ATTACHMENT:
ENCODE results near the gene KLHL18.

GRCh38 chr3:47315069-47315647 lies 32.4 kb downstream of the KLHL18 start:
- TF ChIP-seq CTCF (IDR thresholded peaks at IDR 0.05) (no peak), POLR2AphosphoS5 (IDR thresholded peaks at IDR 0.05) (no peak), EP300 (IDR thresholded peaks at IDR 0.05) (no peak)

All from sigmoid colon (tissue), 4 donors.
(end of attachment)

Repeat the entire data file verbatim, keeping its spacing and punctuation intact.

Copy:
ENCODE results near the gene KLHL18.

GRCh38 chr3:47315069-47315647 lies 32.4 kb downstream of the KLHL18 start:
- TF ChIP-seq CTCF (IDR thresholded peaks at IDR 0.05) (no peak), POLR2AphosphoS5 (IDR thresholded peaks at IDR 0.05) (no peak), EP300 (IDR thresholded peaks at IDR 0.05) (no peak)

All from sigmoid colon (tissue), 4 donors.